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Locked into the world

Measures to prevent human movement between countries reveal the weak point of globalization.

[chronicle] The world's first wave of economic globalization, led by the British Empire in the 1800th century, literally ended with a bang one Sunday afternoon in 1914. Then (with two exceptionally well-aimed bullets) Gavrilo Princip took the life of Austrian Archduke Franz Ferdinand and his wife. The years that followed were marked by a pan-European massacre, a lack of stability throughout the 1920s, and the rise of fascism and communism that culminated in the deaths of countless millions of people during World War II.

Is our era of globalization coming to an end? If so, it will not necessarily end with a repetition of the last century's slaughter, but with an economic downturn that brings economic stagnation, leaving millions of people in devastating poverty.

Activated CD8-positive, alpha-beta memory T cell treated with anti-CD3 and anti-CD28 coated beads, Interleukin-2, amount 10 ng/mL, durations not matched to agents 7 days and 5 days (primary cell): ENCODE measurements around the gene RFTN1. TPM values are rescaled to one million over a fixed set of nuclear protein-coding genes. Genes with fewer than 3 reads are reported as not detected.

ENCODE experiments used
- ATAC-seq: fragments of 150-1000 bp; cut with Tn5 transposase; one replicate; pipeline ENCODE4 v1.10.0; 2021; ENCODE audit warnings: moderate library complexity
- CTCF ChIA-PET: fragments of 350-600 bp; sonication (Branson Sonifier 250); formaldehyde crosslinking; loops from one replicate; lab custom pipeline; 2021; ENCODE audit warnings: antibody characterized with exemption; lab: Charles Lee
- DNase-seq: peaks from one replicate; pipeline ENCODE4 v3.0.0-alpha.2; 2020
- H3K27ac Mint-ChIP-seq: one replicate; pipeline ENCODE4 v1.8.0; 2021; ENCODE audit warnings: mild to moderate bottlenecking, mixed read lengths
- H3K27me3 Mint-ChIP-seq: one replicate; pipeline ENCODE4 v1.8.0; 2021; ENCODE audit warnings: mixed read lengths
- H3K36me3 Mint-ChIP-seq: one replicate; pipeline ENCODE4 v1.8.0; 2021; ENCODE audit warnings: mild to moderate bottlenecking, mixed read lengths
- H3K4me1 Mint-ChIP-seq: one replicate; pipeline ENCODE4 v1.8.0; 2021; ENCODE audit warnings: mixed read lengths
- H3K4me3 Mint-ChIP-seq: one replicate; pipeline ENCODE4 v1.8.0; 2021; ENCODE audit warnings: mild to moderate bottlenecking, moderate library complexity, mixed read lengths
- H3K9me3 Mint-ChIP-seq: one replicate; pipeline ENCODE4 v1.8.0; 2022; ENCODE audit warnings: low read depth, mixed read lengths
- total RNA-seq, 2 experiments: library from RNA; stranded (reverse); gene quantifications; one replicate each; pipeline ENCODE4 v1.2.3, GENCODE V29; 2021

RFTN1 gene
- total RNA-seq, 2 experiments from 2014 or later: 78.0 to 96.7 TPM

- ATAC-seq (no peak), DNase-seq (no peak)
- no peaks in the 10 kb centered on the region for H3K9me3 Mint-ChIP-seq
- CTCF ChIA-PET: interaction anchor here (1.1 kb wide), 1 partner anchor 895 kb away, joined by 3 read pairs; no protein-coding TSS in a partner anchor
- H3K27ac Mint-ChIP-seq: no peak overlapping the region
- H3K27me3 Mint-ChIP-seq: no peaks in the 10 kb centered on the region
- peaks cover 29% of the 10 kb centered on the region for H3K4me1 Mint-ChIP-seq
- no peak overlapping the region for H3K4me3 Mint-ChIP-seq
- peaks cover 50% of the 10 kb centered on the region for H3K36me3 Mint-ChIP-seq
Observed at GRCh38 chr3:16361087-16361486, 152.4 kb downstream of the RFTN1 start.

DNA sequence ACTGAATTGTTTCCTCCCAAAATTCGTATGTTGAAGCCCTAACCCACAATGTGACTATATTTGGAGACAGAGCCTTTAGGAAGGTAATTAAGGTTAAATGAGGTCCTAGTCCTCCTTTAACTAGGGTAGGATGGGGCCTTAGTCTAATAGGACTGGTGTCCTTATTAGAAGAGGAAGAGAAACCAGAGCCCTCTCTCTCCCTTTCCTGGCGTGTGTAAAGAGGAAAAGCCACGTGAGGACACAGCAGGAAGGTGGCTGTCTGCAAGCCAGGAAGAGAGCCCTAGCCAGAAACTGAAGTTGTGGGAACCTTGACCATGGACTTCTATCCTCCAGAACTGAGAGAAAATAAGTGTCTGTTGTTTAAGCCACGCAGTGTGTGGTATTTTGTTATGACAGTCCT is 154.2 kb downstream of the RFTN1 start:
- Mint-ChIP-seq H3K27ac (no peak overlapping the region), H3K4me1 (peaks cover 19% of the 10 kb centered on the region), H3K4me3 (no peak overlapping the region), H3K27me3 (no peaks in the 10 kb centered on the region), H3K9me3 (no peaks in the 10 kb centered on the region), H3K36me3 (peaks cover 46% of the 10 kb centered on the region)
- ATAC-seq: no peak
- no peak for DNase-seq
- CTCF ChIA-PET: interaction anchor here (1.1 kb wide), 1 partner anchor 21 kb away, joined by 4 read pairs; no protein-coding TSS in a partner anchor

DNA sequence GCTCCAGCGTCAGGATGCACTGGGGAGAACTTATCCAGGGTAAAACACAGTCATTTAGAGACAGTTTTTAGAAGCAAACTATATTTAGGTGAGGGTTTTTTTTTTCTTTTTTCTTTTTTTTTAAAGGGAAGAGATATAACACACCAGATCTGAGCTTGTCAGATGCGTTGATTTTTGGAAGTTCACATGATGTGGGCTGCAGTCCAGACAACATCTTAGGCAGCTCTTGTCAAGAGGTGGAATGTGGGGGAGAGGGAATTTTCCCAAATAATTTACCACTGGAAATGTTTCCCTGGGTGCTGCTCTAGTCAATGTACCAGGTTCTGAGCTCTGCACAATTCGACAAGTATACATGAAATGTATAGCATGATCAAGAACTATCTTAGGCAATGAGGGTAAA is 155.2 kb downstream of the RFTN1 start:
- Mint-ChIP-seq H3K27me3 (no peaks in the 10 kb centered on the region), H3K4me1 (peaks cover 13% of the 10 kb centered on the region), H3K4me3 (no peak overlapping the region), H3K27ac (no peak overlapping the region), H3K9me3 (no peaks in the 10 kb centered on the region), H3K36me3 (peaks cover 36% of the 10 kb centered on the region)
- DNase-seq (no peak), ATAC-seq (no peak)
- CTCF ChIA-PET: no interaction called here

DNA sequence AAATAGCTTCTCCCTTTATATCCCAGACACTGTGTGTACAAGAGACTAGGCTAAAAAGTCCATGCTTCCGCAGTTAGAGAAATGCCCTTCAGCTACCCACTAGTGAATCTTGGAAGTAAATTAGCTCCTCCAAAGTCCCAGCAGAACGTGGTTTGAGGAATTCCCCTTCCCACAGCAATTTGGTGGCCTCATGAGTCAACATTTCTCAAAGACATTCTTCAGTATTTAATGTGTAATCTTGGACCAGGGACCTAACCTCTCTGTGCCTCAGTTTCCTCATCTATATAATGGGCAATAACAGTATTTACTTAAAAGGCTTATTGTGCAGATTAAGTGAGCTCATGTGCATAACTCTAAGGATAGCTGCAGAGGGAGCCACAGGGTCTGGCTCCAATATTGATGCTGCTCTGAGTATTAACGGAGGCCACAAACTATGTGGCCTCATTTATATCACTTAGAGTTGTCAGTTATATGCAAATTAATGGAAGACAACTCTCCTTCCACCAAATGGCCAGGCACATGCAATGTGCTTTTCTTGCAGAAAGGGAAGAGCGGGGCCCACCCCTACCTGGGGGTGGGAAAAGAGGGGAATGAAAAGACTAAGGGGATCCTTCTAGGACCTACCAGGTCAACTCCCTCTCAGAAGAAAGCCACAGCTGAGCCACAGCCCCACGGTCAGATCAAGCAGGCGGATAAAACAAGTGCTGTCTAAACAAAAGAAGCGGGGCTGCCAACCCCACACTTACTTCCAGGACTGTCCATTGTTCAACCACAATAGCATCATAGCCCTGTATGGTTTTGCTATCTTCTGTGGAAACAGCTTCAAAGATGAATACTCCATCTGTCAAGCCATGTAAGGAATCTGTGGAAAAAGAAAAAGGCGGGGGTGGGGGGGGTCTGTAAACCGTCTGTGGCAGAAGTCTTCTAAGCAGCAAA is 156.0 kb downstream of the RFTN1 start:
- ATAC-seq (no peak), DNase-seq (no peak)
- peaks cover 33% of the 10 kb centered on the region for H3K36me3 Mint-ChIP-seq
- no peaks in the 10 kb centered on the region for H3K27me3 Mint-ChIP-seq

Fences inside.

Various candidates have been proposed for the role of globalization assassin. A little-noticed, yet conceivable, aspirant has crept into the world economy: the growing tendency to limit the free flow of people, to "fence in" the rich world. We see the danger of this tendency all the time, but we perceive it as so non-threatening that we are just as accustomed to it, rather than reacting to it.

Globalization means the free movement of capital, goods, technology, ideas, and, yes, of people. Globalization that is limited to the first three or four freedoms, but omits the last,. . .

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